978-1-86207-397-5 / 9781862073975

The Holocaust on trial: history, justice and the David Irving libel case


Publisher:Granta Books



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About the book:

DD Guttenplan's choice of David Irving's libel suit against Deborah Lipstadt and Penguin Books as subject matter for his first book, The Holocaust on Trial, proves a challenging but ultimately justified one. Guttenplan, an American writer now living in London, sat through every day of the trial in 1999. At stake were two things of varying importance: the position in law of the Holocaust and its definable constituents, and the reputation of David Irving. Irving was suing the defendants for remarks in Lipstadt's book, Denying the Holocaust which, he claimed, falsely labelled him a Holocaust denier. His argument was that while he did not believe there had been a systematic murder of Jews, and questioned the existence of gas chambers at Auschwitz for such a purpose, he did not deny that millions had met their deaths. The result was nine weeks of intense and wide-searching debate, which saw history, and historiography, very much on trial.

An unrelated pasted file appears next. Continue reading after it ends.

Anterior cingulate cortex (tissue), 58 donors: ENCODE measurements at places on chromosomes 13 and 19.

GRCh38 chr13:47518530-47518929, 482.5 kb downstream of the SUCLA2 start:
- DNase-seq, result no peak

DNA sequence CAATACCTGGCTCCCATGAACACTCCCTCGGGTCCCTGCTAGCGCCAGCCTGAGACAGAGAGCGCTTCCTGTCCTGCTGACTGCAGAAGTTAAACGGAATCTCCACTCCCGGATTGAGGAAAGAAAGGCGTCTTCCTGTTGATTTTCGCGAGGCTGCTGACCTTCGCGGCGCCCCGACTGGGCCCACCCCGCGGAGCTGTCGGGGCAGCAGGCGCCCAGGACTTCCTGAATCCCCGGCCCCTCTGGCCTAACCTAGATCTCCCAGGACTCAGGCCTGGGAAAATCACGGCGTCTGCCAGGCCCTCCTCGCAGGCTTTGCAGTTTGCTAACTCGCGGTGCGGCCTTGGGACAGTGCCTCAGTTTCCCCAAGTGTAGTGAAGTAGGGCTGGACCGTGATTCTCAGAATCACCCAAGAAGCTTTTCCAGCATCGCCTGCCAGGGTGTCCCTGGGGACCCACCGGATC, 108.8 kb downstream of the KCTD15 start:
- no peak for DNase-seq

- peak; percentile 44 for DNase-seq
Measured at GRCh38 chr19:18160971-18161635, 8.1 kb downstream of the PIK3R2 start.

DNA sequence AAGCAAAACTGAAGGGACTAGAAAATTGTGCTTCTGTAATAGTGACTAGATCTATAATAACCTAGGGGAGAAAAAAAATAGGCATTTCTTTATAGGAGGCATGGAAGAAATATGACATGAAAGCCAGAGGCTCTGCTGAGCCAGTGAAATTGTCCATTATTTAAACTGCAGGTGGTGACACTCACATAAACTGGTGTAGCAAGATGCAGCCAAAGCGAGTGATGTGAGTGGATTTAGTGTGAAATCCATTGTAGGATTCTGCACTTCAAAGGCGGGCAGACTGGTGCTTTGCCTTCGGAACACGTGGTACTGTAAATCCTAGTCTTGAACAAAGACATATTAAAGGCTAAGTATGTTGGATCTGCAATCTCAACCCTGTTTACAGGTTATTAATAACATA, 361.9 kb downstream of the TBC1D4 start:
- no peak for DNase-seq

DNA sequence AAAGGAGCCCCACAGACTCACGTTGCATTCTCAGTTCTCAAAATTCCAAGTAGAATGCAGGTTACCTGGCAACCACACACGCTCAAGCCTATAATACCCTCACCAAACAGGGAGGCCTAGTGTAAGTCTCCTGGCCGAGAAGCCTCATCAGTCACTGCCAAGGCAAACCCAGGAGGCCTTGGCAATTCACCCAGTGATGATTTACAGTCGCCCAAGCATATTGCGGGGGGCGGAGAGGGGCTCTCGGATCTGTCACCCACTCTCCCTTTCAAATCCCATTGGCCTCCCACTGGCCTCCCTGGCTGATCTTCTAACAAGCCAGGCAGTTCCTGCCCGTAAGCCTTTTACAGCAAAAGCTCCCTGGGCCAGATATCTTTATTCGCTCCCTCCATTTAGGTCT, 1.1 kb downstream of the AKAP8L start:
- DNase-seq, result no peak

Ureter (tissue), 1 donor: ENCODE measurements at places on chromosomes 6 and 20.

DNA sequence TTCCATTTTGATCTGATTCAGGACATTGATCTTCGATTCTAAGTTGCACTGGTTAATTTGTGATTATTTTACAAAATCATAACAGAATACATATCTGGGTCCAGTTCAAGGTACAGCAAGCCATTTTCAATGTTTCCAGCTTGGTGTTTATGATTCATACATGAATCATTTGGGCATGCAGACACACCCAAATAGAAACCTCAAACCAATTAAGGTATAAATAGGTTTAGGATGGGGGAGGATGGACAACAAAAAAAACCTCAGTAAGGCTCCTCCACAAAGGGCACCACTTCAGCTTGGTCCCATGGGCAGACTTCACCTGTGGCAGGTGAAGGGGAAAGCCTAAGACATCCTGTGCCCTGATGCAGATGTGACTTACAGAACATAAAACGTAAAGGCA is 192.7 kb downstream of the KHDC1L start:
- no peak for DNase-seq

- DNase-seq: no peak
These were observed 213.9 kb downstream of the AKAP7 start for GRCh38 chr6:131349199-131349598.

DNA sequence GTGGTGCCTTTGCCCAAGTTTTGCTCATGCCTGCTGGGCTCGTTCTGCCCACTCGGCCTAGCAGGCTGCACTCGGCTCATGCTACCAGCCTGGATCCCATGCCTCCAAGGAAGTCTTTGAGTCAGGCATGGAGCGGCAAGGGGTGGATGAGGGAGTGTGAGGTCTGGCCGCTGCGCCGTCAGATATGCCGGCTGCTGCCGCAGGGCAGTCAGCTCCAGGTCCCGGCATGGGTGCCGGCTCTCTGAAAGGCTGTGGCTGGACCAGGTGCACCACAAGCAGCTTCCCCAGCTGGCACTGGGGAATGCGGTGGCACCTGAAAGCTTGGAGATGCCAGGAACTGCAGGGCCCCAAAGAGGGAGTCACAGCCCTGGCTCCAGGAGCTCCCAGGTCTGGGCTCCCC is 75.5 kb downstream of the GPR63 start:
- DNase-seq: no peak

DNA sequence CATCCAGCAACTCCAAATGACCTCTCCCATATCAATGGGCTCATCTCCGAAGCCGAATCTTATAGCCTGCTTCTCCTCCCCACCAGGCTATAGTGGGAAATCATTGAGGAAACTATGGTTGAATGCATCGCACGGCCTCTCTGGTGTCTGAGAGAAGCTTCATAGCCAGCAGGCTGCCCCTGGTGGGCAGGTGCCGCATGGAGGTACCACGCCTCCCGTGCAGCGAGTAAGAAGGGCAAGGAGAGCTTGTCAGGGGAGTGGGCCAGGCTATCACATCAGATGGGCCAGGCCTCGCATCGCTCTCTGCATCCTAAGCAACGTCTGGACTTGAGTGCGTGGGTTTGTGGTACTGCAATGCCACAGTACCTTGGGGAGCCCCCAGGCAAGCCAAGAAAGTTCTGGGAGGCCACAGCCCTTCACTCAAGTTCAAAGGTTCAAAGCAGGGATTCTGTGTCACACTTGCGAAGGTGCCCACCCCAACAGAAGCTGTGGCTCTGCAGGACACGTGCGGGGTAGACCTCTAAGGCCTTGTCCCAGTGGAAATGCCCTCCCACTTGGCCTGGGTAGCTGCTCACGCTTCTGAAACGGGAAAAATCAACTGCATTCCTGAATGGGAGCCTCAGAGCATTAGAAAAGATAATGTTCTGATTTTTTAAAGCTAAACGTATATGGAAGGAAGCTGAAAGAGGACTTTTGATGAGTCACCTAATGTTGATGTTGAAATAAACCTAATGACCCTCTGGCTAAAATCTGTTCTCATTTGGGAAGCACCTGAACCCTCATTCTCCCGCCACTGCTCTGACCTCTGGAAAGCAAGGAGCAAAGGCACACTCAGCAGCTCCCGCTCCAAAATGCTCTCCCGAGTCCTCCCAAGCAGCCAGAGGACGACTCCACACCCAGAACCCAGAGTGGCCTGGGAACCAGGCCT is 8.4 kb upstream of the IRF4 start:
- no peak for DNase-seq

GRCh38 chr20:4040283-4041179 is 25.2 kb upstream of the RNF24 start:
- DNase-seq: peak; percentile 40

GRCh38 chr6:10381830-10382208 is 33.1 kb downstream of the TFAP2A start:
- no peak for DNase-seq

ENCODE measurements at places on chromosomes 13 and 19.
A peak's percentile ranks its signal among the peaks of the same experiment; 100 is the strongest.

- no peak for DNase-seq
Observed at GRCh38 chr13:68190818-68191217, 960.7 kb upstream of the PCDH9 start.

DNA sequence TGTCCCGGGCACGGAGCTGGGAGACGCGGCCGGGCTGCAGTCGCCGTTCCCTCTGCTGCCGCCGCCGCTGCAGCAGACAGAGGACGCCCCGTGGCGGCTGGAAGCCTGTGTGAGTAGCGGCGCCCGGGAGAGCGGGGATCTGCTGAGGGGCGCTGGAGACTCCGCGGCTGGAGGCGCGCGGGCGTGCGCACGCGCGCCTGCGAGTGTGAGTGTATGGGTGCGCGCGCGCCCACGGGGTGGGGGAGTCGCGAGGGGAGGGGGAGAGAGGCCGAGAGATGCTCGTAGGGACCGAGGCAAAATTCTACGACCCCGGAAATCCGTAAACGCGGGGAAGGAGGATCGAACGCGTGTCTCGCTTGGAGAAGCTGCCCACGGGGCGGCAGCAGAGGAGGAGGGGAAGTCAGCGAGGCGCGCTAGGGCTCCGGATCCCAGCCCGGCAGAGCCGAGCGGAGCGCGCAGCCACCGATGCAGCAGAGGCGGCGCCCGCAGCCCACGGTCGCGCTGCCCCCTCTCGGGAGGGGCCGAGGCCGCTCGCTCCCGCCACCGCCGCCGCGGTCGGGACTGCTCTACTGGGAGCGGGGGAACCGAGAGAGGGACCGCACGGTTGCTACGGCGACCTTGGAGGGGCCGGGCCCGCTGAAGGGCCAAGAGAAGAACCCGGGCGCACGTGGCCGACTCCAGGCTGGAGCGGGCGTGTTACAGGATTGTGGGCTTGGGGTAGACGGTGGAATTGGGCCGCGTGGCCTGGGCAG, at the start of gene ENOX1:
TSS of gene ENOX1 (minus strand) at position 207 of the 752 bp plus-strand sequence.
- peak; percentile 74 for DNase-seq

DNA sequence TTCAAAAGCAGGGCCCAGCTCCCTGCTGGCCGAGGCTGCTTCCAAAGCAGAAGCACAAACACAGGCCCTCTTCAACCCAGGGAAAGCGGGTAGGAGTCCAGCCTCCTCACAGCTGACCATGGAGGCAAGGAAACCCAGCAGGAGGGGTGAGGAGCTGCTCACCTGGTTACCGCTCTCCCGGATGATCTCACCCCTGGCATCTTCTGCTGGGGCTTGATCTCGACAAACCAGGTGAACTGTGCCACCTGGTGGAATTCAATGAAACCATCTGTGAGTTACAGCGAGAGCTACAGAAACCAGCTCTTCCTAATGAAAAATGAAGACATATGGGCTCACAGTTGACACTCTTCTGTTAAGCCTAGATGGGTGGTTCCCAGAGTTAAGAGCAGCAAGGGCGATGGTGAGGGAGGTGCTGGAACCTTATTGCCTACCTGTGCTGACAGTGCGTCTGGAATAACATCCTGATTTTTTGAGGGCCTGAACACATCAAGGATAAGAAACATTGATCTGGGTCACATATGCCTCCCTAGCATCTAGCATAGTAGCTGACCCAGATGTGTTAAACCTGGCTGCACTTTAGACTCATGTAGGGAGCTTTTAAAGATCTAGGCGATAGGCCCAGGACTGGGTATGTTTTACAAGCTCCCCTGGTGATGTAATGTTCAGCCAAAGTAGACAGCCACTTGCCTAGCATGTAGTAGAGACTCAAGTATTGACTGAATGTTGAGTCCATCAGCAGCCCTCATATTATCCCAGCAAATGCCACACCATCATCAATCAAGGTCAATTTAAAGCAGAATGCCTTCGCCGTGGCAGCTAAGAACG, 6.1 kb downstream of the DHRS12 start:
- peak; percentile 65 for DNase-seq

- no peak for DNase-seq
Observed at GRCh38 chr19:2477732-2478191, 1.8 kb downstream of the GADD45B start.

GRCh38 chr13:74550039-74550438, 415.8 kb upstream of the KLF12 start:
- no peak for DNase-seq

In a way, it was a strange performance. The female lead, so to speak, did not have a single line, and the decision to dispense with a jury left narrative gaps for Guttenplan to colour in with an informed and informative sweep of alternative texts and secondary material. He describes the woefully tragicomic story of Fred "Mr Death" Leuchter, as well as the characters and lives of Irving, Lipstadt, Grey, Richard Rampton, Penguin's QC, solicitor Anthony Julius, and witnesses such as Richard Evans, a desert-dry academic whose pedantry slowly eats away at Irving's scholarship. Irving, who defended himself, sniped around the margins, correcting footnotes, and trying to undermine rather than refute. A Hitler partisan who referred to him casually as "Adolf" and the judge as "Mein Führer", while denying the Nazis' systematic oppression and attempted extermination of European Jewry, he maintained indignantly that he himself was the victim of systematic abuse by a Jewish conspiracy. That Penguin and Lipstadt won the case was absolutely essential for future legal actions concerning Holocaust denial, though Guttenplan rightly expresses concern that a history of "facts", shorn of personal testimony, should never be mistaken for Truth. Even with the caveat that his text is distractingly geared to an American readership, Guttenplan's scrupulous, thoughtful account renders accessible and human a legal battle as crucial as it was, to most, distasteful. --David Vincent

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